Lexington-Fayette

Experts are paying attention to the increasing number of satellites in orbit – Lexington-Fayette, Kentucky

Lexington-Fayette, Kentucky 2022-05-05 18:13:37 –

SpaceX has put thousands of satellites into orbit to provide high-speed Internet access over the past few years. Companies like OneWeb and Amazon are doing the same.

Research is currently underway to investigate the effects of these satellites.

“This is our telescope control software,” said Tanner Campbell, a graduate student at the University of Arizona.

Telescopes allow researchers to monitor the stars and satellites in our sky. “This guy here is a satellite,” Campbell said, pointing at the screen.

It’s an important task, Vishnu Reddy said, as more and more satellites are launched into low earth orbit (also known as LEO). Lady is a professor of planetary science.

“Imagine the first Model T coming out of the assembly line and picking up a new car next to the highway every time the car runs out of gas. That’s what we’re going to space. That’s it, “Reddy said. “There is a problem with space traffic management.”

“Everything started with one satellite in 1957. Well, in the last few years, just around the time Starlink launched the 60, there were probably 2,200, and that was it. We are now two years, In two and a half years, we have more than doubled it, “said Connie Walker, co-director of the International Astronomical Union (IAU) Center for the Protection of Dark and Quiet Sky from Satellite Constellation Interference. She is also part of the National Science Foundation’s NOIR Lab.

Since the end of 2021, 4,078 satellites have been in low earth orbit, according to statistics from the Union of Concerned Scientists database. The number is increasing with each launch, and more and more companies are interested in satellite launches such as communications, banking, and high-speed Internet access.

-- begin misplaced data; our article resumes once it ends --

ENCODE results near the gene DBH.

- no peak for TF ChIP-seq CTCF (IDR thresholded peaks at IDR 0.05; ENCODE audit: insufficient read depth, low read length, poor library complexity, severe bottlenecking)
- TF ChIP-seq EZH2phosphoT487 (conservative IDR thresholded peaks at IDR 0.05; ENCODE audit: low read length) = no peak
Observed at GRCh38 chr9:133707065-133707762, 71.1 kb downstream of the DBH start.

“You will see it every month,” Walker said.

Created this year and co-supervised by Walker, the new center will focus on working with all players in space to study the effects of our sky satellites. One impact is how they interfere with scientific observations and data.

“Many observatories have long exposures, so long exposures make them very susceptible to satellite constellations,” Walker explains.

It can also affect observatories that monitor hazards.

“A classic example of this is the project they are using for potentially dangerous asteroids,” Walker said.

However, Lady said that possible solutions are being researched.

“You can come up with a mitigation scenario where you can close the telescope’s shutter when the predicted object passes through the field of view and reopen it when it’s gone. That won’t ruin it. Photo” He said.

And there is the environmental aspect. Thousands of debris are floating around the earth. The more pieces you have, the more likely you are to collide or chain reaction.

“It has an environmental side and a national security side,” Lady said.

Walker said it could also affect the beauty of the universe, the orbital reflections that cause light pollution, and the potential impact on our culture. Experts say it’s all about finding balance before it becomes overkill in space.

“It will be really difficult for for-profit companies to stop doing what they are doing,” he said. “Unfortunately, in the end, if you put enough things, they will interact with each other you don’t want.”

“All of this is added up,” Walker said. “The more you have, the harder it is to mitigate. It’s hard to identify all those steaks. It’s hard to hide all these streaks of the data you get.”



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